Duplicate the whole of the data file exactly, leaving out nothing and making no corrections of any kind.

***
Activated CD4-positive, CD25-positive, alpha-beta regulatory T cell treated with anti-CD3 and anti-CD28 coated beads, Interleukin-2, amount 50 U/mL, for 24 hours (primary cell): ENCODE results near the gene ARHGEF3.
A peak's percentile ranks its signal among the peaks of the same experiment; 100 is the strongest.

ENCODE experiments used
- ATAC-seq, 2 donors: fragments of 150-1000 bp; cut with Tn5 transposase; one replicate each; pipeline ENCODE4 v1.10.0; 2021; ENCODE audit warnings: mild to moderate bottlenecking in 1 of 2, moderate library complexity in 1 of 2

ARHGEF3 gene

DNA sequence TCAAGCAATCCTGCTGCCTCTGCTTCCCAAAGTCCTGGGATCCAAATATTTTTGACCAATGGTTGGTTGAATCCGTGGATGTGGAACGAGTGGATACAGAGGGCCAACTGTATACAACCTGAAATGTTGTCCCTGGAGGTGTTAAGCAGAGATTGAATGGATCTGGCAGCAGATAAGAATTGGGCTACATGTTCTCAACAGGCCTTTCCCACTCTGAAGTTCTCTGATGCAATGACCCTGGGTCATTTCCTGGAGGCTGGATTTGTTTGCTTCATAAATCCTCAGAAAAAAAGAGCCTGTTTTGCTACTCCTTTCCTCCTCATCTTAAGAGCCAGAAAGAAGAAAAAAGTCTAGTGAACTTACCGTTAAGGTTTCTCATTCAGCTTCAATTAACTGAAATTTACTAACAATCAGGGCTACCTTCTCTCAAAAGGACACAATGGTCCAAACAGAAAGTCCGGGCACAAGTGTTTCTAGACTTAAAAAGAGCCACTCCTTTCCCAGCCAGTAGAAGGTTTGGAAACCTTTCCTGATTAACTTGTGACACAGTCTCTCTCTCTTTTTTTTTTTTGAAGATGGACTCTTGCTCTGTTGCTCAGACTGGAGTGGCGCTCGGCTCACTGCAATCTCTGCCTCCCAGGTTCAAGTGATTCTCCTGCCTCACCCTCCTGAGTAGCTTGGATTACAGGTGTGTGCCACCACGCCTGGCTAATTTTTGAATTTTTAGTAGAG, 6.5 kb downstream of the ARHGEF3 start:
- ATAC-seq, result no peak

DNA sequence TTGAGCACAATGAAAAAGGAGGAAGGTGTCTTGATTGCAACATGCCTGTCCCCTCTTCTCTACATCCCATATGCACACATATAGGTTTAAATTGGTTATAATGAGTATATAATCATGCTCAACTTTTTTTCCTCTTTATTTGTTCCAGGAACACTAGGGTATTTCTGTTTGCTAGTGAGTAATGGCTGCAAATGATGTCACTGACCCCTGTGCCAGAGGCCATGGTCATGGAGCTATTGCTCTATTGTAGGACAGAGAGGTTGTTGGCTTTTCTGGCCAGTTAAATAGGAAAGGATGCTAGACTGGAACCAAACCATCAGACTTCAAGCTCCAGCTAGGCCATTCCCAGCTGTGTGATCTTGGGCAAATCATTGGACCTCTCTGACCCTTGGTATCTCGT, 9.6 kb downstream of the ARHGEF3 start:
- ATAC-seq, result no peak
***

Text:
Activated CD4-positive, CD25-positive, alpha-beta regulatory T cell treated with anti-CD3 and anti-CD28 coated beads, Interleukin-2, amount 50 U/mL, for 24 hours (primary cell): ENCODE results near the gene ARHGEF3.
A peak's percentile ranks its signal among the peaks of the same experiment; 100 is the strongest.

ENCODE experiments used
- ATAC-seq, 2 donors: fragments of 150-1000 bp; cut with Tn5 transposase; one replicate each; pipeline ENCODE4 v1.10.0; 2021; ENCODE audit warnings: mild to moderate bottlenecking in 1 of 2, moderate library complexity in 1 of 2

ARHGEF3 gene

DNA sequence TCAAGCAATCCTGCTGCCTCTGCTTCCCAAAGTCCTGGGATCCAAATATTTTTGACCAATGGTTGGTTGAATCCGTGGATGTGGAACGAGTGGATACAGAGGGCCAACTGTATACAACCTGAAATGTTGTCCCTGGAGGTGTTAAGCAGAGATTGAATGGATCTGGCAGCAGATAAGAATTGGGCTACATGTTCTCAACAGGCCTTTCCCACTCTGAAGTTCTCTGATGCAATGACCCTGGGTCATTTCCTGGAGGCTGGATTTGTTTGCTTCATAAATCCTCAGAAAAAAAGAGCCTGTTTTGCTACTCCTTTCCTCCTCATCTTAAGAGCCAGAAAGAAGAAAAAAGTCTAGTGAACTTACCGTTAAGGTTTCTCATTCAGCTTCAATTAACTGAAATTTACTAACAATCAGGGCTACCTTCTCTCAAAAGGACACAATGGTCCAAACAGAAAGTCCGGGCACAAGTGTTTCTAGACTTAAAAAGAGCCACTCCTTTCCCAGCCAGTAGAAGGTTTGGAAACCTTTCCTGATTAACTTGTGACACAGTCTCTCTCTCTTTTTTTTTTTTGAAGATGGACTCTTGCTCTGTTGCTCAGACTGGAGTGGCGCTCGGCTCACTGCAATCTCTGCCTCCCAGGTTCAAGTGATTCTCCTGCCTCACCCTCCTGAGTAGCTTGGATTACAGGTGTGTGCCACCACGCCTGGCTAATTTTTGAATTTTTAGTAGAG, 6.5 kb downstream of the ARHGEF3 start:
- ATAC-seq, result no peak

DNA sequence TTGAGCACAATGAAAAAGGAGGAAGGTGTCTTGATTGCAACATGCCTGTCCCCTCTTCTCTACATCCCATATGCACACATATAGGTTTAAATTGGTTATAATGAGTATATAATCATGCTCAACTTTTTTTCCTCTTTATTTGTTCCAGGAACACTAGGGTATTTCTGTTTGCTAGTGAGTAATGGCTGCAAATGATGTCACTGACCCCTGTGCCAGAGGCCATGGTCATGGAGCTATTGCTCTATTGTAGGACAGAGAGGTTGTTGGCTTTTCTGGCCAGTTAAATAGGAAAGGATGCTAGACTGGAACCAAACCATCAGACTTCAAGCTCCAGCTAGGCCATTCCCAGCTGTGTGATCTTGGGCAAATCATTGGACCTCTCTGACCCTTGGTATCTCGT, 9.6 kb downstream of the ARHGEF3 start:
- ATAC-seq, result no peak